Imagine a film where the lead is an adventurous, tough as nails types who also has happens to have father issues. But the father is the key to unlocking a potential treasure that could change the world, and through his notes, our hero is whisked away on an adventure that is full of deadly temples, a lot of bad guys, and action! If that sounds vaguely familiar to you, you’ve probably seen Indiana Jones and the Last Crusade as well, and from what can be seen in Tomb Raider – – the new reboot film based on the incredibly popular Tomb Raider franchise – – so have the people behind the film. In fact, they like the movie so much that Tomb Raider feels like the diet Coke take on The Last Crusade, with nothing really new to say or add to the genre. Instead, it just feels like a paint by numbers take on a well worn genre that so badly wants to be fun an exciting, but instead becomes cliche and tired.
Director Roar Uthaug, along with his writers Geneva Robertson-Dworet and Alastair Siddons, clearly have love for the Tomb Raider video game franchise, but unfortunately that love doesn’t translate to a very good film. Instead, the script feels like it has been pieced together from other better movies and films, so every beat feels too familiar, leaving nothing new or exciting for the audience to latch onto. It’s frustrating, because this is a franchise that could rival some of the best adventure films, but instead it tries to be them, and it ends up creating a film with no identity for itself.
Alicia Vikander tries as hard as she can to bring this new iteration of Lara Croft to life, and while the film doesn’t really support her, she still manages to give a good performance. She’s likable, fun, and really embodies this younger take on Lara than we’re used to. By taking the film in an origin direction, it gives her a chance to try and craft her own take on Croft while also being familiar to what the audience knows, and for the most part, it succeeds. However, as good as Vikander is, she alone can’t carry the film, and unfortunately her supporting cast isn’t that remarkable. Both Walton Goggins and Dominic West try hard in their supporting roles, but the problem is, both characters really don’t amount to much in the end. Goggins is the stereotypical bad guy you expect from these movies who does bad things just to be bad, while West plays Croft’s father, who is supposed to represent what she should become. The problem is, the script doesn’t do anything in particular with either character to make you care, and it’s frustrating when they should be two sides of the coin that Lara could fall into.
Therein in lies the problem with the new Tomb Raider film, as it simply just exists to exist, wasting what could really become a great film franchise. But in the legacy of prequel stories we probably didn’t need, this one is near the top, and also plays into why the film misses the mark. Lara Croft doesn’t really need an origin story, because that’s not what makes her interesting. What makes the character interesting is when we first met her in the games, and she was a kick ass female Indiana Jones in nature character, and we didn’t need to know how she became this way. She existed as she was, and we accepted that. There’s nothing of interest in Lara’s history that we needed to see. It would have been much more interesting if they had just made a brand new adventure with no origin, but the way of the current studio system dictates origin films must exist, so here we are.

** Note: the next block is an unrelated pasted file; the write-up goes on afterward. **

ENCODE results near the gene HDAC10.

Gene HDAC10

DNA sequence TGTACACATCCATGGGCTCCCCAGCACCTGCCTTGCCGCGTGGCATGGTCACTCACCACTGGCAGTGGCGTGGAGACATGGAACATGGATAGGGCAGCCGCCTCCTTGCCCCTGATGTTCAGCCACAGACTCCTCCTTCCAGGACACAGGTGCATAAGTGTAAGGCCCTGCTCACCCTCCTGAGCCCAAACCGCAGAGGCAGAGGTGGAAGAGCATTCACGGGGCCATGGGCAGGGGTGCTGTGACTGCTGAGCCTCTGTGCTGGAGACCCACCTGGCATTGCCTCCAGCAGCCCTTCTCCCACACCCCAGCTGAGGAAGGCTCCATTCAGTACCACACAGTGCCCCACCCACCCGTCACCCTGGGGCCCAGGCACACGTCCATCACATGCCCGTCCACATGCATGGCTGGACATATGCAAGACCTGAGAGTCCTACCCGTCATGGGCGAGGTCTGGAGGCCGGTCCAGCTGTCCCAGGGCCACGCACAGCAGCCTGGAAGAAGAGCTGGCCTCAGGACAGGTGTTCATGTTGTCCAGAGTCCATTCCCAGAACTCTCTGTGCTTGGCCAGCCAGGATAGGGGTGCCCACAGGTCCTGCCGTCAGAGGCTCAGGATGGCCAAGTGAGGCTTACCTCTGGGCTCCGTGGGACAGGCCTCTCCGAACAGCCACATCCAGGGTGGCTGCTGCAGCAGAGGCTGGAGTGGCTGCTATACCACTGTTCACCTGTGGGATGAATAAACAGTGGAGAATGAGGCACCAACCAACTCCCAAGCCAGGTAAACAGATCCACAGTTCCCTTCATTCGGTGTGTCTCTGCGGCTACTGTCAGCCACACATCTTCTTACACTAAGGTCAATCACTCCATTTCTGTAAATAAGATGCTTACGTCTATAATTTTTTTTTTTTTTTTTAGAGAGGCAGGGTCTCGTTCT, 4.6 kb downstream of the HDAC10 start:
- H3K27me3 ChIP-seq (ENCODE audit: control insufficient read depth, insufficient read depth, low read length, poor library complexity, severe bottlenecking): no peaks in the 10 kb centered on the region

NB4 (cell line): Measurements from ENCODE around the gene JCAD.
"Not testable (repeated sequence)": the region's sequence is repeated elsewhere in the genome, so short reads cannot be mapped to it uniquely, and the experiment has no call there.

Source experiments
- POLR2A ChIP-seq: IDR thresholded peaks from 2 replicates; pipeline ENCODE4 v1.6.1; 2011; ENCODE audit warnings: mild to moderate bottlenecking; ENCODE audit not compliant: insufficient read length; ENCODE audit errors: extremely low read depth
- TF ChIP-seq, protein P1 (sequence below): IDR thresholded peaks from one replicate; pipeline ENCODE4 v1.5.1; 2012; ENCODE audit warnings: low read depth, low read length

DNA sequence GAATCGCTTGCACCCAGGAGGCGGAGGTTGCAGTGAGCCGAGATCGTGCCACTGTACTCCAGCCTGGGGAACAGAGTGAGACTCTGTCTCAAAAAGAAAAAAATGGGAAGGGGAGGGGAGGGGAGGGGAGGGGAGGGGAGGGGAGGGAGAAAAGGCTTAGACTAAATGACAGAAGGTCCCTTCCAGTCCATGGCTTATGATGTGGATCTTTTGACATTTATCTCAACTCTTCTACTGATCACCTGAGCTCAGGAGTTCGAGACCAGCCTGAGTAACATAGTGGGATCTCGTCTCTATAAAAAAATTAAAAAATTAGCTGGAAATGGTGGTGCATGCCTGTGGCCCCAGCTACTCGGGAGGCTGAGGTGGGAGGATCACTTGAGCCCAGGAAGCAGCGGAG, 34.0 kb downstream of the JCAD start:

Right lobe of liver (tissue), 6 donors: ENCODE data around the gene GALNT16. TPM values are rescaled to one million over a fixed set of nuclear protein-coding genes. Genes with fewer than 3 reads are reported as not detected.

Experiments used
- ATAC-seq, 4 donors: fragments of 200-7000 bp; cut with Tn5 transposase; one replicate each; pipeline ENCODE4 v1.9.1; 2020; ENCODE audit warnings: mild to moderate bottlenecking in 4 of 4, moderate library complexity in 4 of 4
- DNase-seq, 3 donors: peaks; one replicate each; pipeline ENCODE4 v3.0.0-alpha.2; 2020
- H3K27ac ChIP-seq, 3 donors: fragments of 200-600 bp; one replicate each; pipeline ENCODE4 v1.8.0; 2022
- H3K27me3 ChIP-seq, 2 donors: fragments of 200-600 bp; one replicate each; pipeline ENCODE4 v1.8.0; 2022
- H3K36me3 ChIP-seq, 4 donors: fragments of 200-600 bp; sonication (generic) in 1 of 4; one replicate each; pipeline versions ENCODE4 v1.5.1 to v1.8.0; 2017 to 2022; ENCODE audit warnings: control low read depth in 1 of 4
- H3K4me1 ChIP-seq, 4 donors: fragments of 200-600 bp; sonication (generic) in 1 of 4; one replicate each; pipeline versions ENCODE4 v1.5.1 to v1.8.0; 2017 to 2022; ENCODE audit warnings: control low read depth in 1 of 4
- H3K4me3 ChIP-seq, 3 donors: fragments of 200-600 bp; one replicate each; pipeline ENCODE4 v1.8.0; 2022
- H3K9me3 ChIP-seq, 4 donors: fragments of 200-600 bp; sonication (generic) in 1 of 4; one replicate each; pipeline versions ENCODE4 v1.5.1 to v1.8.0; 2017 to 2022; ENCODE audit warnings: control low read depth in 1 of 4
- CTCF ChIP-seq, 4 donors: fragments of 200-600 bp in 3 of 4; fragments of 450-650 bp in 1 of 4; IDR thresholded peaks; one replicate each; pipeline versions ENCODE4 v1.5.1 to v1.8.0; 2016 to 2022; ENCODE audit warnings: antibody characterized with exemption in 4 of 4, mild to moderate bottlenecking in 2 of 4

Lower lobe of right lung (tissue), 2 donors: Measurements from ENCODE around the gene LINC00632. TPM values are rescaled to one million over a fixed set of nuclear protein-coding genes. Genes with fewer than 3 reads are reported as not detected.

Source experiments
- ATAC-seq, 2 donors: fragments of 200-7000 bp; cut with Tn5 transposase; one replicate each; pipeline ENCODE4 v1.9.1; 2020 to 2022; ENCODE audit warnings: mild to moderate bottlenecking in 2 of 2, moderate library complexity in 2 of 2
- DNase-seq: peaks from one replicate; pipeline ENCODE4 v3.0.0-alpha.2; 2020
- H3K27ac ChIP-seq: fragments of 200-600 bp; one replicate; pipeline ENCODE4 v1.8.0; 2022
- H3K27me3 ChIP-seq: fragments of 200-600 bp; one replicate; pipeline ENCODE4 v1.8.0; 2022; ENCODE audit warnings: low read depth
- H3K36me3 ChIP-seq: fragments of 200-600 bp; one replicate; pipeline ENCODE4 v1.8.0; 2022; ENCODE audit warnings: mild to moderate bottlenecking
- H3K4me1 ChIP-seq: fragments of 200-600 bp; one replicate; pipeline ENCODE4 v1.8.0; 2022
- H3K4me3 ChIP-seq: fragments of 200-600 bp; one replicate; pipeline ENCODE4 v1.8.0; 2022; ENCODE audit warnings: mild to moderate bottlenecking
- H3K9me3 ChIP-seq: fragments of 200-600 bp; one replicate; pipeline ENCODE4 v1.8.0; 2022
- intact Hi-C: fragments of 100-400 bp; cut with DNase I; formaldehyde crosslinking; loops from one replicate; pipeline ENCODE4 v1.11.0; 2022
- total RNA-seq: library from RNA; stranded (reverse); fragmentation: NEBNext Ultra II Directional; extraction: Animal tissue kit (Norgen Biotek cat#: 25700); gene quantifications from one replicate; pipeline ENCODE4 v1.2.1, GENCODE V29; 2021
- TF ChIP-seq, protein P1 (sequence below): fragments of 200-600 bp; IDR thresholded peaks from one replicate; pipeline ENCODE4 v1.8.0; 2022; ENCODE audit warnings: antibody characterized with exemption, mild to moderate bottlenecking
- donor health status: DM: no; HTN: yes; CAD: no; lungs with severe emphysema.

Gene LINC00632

It’s frustrating when a property like Tomb Raider shows so much promise as a film, only to fall apart and not reach its potential. The action is fine, and kinda fun throughout, but the movie never amounts to more than that. Even the traps in the temple seem familiar, many of which feel lifted from other films, which adds to the fact that this movie doesn’t really seem to have any real identity for itself. Everything about it feels forced in a way that it shouldn’t, and really just overall wastes the Tomb Raider name.
Tomb Raider should have been the next big action blockbuster franchise. It’s got a wonderful lead in Alicia Vikander and a great source to pull from, but instead, the movie shows up pretty lifeless instead. There’s moments of fun to be had, but even those moments come from other movies, giving Tomb Raider no life of its own. It’s just frustrating that the film wastes the potential of what this franchise could be, and instead wants it to be like everything else. Instead of being unique as it should be, it’s every other adventure film you’ve ever seen, and both Vikander and the character Lara Croft deserve better.